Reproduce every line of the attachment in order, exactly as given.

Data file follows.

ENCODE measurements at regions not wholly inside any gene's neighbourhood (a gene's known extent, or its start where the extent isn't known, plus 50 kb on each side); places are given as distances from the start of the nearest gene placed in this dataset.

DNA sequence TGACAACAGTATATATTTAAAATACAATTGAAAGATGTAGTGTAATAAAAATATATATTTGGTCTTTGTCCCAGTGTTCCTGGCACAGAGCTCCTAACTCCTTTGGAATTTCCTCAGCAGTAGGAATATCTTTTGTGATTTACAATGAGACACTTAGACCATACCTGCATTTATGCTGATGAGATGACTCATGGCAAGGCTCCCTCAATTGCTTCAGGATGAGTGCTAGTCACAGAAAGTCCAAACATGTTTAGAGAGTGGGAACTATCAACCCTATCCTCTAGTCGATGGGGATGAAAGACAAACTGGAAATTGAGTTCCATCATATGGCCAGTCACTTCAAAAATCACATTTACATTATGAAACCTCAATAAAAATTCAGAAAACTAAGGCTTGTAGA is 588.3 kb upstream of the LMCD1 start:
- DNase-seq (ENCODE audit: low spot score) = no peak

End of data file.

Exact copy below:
ENCODE measurements at regions not wholly inside any gene's neighbourhood (a gene's known extent, or its start where the extent isn't known, plus 50 kb on each side); places are given as distances from the start of the nearest gene placed in this dataset.

DNA sequence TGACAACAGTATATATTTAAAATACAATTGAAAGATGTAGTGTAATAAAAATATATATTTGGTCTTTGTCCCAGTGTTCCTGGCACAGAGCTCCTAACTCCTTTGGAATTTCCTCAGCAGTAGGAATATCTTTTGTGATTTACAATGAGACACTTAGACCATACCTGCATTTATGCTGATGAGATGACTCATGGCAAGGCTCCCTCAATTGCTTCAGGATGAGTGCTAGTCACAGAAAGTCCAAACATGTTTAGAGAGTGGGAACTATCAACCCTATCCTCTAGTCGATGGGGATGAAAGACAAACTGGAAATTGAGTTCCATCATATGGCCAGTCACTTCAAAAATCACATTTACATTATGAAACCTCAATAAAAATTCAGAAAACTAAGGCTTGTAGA is 588.3 kb upstream of the LMCD1 start:
- DNase-seq (ENCODE audit: low spot score) = no peak